Category Archives: Not drowning but waving

The choral conductor’s art

In review: Matt Cooke on the Sing for Pleasure conducting course

Each year, thanks to the generous support of one of our musical alumnus benefactors, we send the in-coming student assistant conductor of the University Chamber Choir on a course, ahead of facing the choir for the first time in October. This year, second year French and Business Administration student Matt Cooke (pictured, far right) found himself travelling to Keele University for the week-long Foundation Course run by Sing for Pleasure. Here, Matt reflects on how he got on, the real use for mirrors and folk-dancing…

Back in May, having shown an interest in become the new student conductor for the University Chamber Choir, I was asked to audition. Facing a choir with which I have sung and which I’ve respected so much over the past year was probably one of the toughest things I’ve had to do; describing it as walking into Lord Alan Sugar’s boardroom would be an understatement! Regardless, I was pleased with how the audition went and consequently overjoyed to find out that I would be taking on the role. I couldn’t wait to start choosing repertoire and to attend the Conductors course itself.

Two weeks before I was due to attend the Sing for Pleasure summer school, a pack of music arrived at home containing the four pieces of music that I would have to prepare for the week’s course. I’ll be honest, looking at these scores I was a bit confused as to why the pieces were so simple. A musical round of 4 bars hardly seemed a challenge compared to Rachmaninoff’s Bogoroditsye Dyevo, which I’ve chosen to tackle this autumn with the choir. Nevertheless, I recorded the chosen pieces into Garageband and proceeded to ‘study’ them in the lead up to the course.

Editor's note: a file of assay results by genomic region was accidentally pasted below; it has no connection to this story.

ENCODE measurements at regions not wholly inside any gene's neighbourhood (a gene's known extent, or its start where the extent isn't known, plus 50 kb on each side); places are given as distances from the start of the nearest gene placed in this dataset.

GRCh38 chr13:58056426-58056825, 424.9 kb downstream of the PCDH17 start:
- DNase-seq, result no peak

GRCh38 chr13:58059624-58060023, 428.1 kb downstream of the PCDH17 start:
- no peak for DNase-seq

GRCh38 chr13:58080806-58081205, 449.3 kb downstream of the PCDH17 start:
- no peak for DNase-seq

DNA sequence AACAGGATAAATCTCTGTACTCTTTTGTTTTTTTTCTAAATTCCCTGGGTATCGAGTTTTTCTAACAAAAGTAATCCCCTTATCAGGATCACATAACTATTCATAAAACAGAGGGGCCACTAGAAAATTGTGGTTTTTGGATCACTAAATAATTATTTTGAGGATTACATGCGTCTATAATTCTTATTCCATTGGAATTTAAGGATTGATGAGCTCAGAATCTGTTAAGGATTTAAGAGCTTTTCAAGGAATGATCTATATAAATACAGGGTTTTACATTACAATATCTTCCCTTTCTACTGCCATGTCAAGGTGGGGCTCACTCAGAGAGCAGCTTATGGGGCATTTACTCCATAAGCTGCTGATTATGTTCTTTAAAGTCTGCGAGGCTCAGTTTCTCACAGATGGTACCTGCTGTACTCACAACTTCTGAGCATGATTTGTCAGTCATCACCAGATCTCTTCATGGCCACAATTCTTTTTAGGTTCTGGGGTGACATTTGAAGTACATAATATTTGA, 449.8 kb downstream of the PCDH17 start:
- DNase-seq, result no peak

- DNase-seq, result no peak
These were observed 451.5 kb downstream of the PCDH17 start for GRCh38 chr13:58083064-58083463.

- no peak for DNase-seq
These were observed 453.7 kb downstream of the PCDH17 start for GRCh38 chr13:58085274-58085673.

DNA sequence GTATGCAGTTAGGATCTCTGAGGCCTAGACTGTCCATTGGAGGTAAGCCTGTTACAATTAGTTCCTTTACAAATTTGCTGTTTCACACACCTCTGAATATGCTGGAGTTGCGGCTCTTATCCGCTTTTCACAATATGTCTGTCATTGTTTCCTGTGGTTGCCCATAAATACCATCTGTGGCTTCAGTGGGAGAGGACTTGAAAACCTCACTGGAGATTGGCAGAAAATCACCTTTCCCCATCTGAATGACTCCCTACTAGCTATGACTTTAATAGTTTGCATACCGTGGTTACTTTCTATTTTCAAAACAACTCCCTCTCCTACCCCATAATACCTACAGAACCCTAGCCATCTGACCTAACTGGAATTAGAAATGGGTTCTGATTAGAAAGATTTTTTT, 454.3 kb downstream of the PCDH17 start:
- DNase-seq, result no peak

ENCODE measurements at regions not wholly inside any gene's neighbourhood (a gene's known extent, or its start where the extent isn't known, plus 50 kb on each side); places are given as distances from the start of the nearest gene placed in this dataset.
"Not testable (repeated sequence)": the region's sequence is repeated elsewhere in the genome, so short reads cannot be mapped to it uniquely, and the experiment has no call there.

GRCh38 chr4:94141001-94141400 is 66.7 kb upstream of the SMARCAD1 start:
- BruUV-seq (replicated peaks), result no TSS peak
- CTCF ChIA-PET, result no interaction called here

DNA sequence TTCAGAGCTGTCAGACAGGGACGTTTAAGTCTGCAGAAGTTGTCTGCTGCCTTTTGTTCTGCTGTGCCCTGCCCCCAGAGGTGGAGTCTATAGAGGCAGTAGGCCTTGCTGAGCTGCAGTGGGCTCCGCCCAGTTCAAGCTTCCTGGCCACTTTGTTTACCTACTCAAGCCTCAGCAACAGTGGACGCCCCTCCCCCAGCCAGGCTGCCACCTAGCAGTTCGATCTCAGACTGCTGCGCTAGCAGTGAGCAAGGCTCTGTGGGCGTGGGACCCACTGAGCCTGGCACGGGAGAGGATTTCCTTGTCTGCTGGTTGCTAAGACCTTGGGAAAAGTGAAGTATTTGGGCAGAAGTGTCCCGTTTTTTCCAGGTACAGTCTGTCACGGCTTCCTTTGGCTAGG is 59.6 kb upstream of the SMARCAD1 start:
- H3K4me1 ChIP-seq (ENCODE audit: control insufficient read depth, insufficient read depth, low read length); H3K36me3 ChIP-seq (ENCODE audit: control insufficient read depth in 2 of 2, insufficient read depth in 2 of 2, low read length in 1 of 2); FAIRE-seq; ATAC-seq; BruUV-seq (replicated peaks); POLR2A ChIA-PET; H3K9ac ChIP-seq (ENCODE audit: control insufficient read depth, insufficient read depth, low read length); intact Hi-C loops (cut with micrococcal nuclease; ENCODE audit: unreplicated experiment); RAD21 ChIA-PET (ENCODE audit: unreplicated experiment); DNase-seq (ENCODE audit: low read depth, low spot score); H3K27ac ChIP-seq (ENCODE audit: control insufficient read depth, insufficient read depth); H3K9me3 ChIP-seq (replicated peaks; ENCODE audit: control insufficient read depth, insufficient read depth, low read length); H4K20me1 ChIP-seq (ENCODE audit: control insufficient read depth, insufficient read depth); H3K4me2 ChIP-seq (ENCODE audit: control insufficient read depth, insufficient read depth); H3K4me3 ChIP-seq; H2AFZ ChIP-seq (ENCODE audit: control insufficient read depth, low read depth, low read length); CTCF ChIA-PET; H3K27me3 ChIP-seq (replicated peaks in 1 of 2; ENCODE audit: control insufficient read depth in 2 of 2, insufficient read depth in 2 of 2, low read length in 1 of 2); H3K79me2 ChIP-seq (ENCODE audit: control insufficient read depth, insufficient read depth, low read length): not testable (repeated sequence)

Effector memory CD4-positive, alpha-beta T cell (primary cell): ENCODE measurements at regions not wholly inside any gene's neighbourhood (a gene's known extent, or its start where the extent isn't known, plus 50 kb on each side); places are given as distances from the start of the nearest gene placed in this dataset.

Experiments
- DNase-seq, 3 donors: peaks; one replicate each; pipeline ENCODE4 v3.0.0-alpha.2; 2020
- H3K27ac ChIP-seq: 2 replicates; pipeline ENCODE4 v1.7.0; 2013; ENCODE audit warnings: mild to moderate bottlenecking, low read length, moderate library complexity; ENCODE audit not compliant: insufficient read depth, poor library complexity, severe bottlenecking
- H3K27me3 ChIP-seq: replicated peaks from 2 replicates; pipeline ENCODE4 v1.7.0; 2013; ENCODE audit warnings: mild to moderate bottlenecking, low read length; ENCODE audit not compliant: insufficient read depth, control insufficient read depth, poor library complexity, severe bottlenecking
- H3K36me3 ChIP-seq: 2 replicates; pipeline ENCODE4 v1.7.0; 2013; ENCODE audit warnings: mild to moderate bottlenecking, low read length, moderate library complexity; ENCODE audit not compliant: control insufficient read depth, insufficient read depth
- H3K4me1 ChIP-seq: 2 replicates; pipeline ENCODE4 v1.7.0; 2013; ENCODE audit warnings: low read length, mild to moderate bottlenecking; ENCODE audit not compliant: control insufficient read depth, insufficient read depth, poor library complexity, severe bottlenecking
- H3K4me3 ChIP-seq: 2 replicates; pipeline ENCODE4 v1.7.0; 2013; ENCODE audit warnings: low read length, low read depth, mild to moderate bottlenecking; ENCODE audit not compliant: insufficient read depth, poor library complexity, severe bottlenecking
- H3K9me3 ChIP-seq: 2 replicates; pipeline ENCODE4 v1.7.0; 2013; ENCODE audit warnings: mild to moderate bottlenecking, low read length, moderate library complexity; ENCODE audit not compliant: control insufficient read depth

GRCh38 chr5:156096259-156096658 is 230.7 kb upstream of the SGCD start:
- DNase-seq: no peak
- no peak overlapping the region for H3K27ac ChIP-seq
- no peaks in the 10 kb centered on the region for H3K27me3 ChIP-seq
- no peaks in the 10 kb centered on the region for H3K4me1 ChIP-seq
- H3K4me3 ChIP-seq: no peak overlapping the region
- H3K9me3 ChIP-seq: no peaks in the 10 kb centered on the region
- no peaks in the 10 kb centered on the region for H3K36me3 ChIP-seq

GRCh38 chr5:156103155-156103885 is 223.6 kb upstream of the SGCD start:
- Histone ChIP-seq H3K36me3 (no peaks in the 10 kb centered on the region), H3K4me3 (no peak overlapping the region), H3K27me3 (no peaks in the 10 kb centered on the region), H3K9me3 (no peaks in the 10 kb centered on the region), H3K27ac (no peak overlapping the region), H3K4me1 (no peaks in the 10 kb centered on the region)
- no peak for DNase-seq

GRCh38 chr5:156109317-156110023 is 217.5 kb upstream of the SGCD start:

I had spent a week prior to the course performing up at the Edinburgh Fringe; arriving at Keele University for the start, it was safe to say I was exhausted, but regardless I couldn’t wait to get started. The 7am start was daunting enough, but after the huge buffet breakfast followed by a strong black coffee, everything didn’t seem so bad! After breakfast we had a vocal warm-up, which every participant on each of the different courses attended. Each warm-up session focused on different warm-up techniques to engage different choirs in different situations. This was followed by a one-hour choral session taught by the tutors. We looked at a Mass written by Ariel Ramirez, called Misa Criolla. It was a challenging piece of music in its own right, but not only did we have two days to learn and perform it, it was written in Latin-American Spanish, which surprisingly didn’t come naturally to many of the choir!

Following the Choral session, we had the first technique session, where all of the foundation conductors came together to focus on the basic gestures and patterns. Firstly, we started on the correct hand position. ‘This can’t be too difficult’, was a phrase that was shortly shot out of my head the minute we started! After what seemed like an eternity of extreme concentration and focussed practise, we began our individual workshops where we split into two smaller groups (picture left) and began work on our prepared pieces. As mentioned above, the pieces didn’t seem particularly challenging, but I soon realised that even the simplest of pieces were a challenge when it came to practising the correct hand gestures and techniques learnt from the previous session.